Yeshua, Pesach, and the Virus

Sometimes, current events seem to eerily mimic the past. This seems to be one of those moments.

Think about it. Like the Jewish people of old, we now are sequestered in our homes so we may be protected from an invisible enemy (Coronavirus). We, like ancient Jews living in Goshen, await God’s deliverance to freedom of movement, assembly and productive activity.

And most importantly, we share with them the rare opportunity to focus on God’s higher purposes. Like our ancient ancestors who were confined to their houses awaiting the great Move of God, we dial down. We get quiet. Surprisingly, we don’t miss very much the distractions of ball games, movies, and eating out. Instead, we get in touch with important life-truths so often drowned out by the over-stimulation of modern life.

So how does Messiah Yeshua fit into the “then-as-now” dynamic?

Back in Egypt, the blood of the lamb smeared on the door frames of tiny Jewish homes was the ultimate source of protection from the unseen threat. Today, we are eagerly awaiting a treatment that may prove to be our “savior.” But whatever medicine or strategy the government commends as the best tool of deliverance, we understand that the blood of the Lamb—the self-sacrifice of the Messiah of Israel as typified in that first Pesach Seder—is the necessary condition for humanity’s ultimate well-being. When, one day, all pandemics, cancers, and heartbreak end, the world will know that it was His work which will have ended every plague of the human condition. Even now, the love and commitment of God to his people serve as a counterweight to mass panic and fear mongering.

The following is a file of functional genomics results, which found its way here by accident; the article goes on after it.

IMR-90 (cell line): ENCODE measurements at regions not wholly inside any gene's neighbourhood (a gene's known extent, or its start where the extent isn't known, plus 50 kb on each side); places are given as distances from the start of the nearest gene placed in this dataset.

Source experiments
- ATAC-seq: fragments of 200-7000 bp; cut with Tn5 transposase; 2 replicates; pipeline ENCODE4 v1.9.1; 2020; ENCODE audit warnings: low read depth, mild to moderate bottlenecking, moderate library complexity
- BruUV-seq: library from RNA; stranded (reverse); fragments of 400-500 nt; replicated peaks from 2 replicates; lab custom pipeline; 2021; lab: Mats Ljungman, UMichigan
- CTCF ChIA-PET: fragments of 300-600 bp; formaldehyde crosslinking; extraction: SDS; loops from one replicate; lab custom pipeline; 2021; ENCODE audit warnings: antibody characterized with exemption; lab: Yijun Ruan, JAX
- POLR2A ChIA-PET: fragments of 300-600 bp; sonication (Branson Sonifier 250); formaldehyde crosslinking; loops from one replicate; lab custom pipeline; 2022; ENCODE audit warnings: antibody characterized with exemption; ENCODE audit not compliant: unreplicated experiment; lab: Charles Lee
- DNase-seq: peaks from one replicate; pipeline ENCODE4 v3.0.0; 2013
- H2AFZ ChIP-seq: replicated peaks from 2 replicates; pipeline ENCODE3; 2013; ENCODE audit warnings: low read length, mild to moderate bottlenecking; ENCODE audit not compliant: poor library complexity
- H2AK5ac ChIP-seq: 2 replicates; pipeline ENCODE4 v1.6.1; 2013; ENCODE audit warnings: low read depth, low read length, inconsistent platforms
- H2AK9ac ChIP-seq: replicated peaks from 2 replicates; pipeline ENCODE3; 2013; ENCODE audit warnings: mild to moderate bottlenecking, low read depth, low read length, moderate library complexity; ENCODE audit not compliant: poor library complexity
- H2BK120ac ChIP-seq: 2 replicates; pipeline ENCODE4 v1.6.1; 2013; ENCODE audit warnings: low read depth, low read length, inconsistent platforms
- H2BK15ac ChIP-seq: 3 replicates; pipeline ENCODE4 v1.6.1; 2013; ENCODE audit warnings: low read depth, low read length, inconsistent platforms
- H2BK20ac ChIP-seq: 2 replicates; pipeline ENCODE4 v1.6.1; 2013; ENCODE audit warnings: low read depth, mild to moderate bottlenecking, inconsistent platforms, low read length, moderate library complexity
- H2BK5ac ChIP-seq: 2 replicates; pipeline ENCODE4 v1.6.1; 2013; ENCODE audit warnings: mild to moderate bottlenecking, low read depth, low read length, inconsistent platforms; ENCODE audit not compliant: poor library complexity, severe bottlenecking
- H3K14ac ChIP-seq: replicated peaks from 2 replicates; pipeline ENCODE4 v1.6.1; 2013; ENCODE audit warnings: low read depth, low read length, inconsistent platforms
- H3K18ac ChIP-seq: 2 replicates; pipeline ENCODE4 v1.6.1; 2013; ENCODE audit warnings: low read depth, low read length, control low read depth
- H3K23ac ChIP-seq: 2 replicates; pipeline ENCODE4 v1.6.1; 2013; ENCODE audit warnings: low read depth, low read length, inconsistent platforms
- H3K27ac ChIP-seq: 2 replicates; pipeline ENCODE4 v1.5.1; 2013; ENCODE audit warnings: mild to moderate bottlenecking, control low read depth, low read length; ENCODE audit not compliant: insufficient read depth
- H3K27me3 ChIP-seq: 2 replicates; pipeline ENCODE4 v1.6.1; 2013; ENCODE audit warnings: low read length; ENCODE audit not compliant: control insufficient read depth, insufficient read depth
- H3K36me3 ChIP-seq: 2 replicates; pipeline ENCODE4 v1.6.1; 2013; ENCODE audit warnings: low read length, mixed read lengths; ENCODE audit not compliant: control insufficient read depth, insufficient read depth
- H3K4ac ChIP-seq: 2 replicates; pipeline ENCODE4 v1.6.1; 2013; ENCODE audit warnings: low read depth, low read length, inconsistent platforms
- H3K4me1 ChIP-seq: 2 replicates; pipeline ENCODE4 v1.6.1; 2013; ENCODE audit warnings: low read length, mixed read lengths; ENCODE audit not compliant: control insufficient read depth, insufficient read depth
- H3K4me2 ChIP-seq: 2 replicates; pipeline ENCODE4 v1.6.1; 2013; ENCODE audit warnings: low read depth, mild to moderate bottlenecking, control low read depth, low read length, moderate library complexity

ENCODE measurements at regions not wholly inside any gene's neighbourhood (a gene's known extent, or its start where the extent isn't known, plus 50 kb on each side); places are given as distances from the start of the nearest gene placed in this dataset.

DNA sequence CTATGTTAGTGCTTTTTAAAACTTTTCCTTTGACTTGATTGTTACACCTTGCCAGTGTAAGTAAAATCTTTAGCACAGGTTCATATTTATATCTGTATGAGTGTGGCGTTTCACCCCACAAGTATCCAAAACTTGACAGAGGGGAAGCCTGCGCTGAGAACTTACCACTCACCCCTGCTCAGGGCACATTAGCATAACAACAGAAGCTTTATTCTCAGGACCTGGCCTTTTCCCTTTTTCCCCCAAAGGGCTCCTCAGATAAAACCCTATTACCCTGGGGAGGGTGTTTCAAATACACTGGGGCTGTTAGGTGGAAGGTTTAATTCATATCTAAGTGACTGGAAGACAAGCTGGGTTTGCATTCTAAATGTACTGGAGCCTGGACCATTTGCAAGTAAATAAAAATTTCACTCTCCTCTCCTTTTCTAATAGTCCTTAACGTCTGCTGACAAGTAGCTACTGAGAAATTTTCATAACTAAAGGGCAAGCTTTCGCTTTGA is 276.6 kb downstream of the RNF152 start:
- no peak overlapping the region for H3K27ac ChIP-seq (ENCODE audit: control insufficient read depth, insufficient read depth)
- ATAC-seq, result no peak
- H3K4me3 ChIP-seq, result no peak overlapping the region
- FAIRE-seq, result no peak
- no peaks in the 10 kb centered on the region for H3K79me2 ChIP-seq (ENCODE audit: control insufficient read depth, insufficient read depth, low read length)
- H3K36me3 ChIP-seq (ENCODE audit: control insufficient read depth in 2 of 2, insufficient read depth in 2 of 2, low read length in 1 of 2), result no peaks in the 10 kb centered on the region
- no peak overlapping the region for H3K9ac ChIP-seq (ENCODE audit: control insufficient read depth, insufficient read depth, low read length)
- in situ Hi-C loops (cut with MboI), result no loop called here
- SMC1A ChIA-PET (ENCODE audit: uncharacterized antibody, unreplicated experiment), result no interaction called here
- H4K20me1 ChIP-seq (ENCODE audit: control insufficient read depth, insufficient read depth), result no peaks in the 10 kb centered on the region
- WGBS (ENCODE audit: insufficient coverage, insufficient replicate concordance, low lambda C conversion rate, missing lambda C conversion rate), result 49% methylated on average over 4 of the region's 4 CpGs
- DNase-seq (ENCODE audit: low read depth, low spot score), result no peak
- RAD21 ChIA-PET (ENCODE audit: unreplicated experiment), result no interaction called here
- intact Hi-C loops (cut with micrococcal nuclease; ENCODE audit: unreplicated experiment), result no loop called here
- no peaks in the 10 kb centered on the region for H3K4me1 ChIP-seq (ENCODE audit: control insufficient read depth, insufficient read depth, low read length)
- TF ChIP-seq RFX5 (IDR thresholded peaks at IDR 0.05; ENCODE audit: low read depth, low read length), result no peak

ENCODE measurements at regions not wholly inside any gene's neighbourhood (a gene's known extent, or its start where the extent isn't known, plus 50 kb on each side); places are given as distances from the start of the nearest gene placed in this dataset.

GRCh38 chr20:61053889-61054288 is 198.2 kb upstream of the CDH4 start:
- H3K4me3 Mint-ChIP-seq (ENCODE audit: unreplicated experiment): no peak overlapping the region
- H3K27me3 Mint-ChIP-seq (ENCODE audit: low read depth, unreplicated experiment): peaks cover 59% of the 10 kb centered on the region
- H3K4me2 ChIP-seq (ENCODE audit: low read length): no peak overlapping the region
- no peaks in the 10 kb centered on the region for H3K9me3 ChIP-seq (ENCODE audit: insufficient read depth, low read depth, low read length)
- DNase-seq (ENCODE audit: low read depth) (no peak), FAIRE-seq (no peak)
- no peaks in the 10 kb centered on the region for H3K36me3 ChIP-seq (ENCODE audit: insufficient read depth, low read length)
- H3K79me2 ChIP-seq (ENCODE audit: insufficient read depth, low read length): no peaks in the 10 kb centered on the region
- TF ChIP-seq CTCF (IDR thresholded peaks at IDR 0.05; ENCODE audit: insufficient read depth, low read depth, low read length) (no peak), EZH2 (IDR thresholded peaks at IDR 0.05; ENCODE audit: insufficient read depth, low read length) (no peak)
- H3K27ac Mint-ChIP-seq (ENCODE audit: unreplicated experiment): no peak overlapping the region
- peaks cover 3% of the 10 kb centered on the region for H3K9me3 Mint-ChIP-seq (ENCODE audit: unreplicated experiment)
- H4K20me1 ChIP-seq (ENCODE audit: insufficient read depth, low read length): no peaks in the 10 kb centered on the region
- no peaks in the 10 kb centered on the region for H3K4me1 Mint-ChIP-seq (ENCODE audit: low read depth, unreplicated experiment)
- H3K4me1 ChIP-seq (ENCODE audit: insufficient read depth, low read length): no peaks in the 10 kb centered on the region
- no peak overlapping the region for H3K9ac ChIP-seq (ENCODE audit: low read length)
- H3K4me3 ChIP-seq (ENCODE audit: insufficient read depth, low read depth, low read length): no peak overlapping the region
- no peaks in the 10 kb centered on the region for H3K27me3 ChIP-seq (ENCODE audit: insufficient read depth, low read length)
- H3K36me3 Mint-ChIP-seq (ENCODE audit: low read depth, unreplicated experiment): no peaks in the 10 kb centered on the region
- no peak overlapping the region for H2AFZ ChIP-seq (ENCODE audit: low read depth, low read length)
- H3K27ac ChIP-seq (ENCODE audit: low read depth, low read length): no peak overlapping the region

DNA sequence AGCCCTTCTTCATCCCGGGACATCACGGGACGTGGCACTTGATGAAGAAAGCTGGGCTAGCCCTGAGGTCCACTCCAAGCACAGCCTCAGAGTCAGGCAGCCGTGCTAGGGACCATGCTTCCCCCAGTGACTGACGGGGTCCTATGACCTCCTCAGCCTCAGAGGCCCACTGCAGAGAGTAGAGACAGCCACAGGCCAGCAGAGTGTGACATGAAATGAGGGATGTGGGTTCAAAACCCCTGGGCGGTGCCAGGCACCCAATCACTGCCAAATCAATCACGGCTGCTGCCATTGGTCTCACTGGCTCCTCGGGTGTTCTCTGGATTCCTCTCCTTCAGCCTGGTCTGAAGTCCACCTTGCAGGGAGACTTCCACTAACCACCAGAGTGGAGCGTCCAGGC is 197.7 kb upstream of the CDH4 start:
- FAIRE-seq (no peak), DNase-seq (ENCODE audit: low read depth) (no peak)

For the eight days of Pesach and until the “all clear” sounds, look for the blessings hidden in the unpleasantness of this rare moment of history. Very likely, you’ll be just fine… and even wiser for the experience.

For more Pesach content, try our Afikomen Hunt Ideas, Dayenu—The Passover Lamb, our Kosher-For-Passover Recipes compilation, or What Would the Uncles Think?

This post was written by MJTI President Rabbi Rich Nichol.

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